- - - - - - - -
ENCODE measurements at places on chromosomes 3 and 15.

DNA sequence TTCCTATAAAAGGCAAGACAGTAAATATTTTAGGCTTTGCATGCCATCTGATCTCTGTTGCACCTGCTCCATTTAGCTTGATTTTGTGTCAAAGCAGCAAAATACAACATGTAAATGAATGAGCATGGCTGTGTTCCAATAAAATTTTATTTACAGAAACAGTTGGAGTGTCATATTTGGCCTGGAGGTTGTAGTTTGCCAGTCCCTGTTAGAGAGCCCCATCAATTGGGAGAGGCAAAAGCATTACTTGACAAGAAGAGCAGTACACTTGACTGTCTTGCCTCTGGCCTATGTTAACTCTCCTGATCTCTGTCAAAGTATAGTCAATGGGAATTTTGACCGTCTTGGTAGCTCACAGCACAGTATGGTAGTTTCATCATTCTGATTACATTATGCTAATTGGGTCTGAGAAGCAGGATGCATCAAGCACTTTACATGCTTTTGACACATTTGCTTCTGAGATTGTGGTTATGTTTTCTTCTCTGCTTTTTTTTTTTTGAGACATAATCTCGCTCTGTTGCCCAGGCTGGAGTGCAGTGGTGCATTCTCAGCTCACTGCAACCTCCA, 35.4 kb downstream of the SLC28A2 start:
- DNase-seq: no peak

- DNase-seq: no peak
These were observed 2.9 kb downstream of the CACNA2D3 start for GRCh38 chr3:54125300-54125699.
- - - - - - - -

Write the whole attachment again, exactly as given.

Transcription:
ENCODE measurements at places on chromosomes 3 and 15.

DNA sequence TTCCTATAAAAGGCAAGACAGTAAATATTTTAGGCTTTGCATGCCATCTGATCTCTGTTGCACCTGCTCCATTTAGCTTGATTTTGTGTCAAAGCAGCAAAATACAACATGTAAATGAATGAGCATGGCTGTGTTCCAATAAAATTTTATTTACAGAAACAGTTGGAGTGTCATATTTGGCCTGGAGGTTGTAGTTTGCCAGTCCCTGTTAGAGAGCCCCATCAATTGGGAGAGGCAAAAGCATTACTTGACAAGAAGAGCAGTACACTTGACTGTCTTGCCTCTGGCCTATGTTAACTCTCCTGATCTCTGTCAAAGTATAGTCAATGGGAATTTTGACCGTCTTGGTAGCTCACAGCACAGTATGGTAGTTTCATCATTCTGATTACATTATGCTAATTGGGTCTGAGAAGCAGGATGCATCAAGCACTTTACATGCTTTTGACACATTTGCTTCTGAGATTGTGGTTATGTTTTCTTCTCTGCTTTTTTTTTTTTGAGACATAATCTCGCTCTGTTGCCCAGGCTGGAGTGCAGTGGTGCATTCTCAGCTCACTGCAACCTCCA, 35.4 kb downstream of the SLC28A2 start:
- DNase-seq: no peak

- DNase-seq: no peak
These were observed 2.9 kb downstream of the CACNA2D3 start for GRCh38 chr3:54125300-54125699.